- By Rachel Crawford, News Editor -
On August 8, President Allen spoke out in response to proposed expansions to the 440 beltline, stating that these expansions would take away 1/5 of Meredith’s land and therefore the Department of Transportation must find an alternate route that will not take away from the historic campus. Since this news broke out, students have posted their concerns about the beltline on social media, urging their friends and followers to call the Department of Transportation and sign petitions so the “sacred” land of Meredith College would not be taken away. But I have never seen a Meredith-backed petition to stop the bulldozing of sacred Native land for the Dakota Access Pipeline (which is still a threat, by the way) or the colonization of sacred Palestinian land (another thing happening right now, today). So my question is, does sacred land only matter when it’s our own?
Maybe it’s understandable that Meredith students are more passionate about Meredith issues than they are about national or global issues. But there are so many problems on campus, too, that I have never seen talked about on Facebook or Twitter. We have major problems with racism, classism, and even, somehow, sexism. I have faith that these issues are being talked about at some level – like, I know for a fact the Black Student Union is doing their part to bring light to racism at Meredith – but angry posts and petitions about these topics don’t circulate Facebook like wildfire. Probably because real, massive, energy-draining problems like anti-Black racism or anti-immigrant sentiment don’t have the same sparkle as an outside invader coming in to mess up our Wonderland. But these problems, the institutional ones that permeate Meredith culture, are the biggest concern in my book because they subtly push anyone who’s not rich and white to the margins – so subtly, in fact, that many MCGs would tell you those problems don’t even exist at all.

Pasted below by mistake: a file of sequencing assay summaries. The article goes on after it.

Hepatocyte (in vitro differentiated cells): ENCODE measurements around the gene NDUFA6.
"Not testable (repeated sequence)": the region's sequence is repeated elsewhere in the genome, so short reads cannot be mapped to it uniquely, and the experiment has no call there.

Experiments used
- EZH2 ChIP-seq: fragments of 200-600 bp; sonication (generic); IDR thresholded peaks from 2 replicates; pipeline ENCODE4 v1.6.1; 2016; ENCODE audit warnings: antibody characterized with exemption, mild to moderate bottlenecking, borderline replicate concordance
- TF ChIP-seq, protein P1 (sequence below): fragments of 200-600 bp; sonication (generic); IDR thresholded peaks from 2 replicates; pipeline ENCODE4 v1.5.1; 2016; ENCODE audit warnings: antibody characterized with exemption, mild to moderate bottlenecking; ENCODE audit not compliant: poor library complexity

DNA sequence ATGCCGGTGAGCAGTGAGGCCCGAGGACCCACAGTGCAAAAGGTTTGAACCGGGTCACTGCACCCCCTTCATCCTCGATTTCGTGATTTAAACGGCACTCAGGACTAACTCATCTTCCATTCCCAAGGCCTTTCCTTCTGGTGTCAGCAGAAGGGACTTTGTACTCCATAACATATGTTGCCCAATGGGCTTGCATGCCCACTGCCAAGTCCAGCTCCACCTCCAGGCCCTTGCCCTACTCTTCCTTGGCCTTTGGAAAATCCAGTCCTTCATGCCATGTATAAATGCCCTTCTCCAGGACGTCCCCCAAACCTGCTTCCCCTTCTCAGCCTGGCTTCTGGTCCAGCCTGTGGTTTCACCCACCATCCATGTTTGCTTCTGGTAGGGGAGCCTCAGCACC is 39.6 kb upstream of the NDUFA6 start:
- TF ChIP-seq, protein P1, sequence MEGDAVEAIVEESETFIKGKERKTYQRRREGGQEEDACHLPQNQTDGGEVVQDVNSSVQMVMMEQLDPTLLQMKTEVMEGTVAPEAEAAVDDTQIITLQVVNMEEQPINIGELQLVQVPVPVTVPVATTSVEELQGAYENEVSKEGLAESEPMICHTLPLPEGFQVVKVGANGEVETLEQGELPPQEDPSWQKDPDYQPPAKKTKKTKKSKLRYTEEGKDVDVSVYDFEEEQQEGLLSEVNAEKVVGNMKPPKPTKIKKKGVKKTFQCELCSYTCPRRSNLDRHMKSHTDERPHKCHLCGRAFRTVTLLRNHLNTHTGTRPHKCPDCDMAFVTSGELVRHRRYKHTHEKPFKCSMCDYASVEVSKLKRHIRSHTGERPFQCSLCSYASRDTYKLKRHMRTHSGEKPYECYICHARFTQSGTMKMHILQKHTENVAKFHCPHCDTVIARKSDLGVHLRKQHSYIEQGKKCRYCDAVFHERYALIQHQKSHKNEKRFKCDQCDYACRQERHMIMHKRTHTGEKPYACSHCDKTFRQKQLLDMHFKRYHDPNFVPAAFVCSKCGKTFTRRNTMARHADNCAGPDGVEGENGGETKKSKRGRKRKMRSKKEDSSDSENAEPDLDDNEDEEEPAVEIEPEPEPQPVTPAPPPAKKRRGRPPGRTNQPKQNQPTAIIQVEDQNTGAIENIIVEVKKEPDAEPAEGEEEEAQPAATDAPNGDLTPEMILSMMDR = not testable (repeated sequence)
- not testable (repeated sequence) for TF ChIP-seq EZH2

I believe in knowing what you stand for and fighting for your vision of the world to come true, as long as your vision of the world is as unselfish as possible. To be clear, I don’t personally have a stake in the beltline expansion – I don’t feel that my quality of life will change dramatically if they choose to expand, and I don’t feel that our student body is entitled to any plot of land that could potentially be better serving the community as a road. However, if you are passionate about this issue, I hope you are not passionate about only this issue. Fight for justice in all its forms. Share petitions to improve inclusivity on campus. Donate to GoFundMes for the countless number of students who can’t afford their tuition or even their next meal. Find organizations in the Triangle that are doing the hard work daily to bring about that just world you’re longing for. It’s possible if you expand your mind just outside the beltline.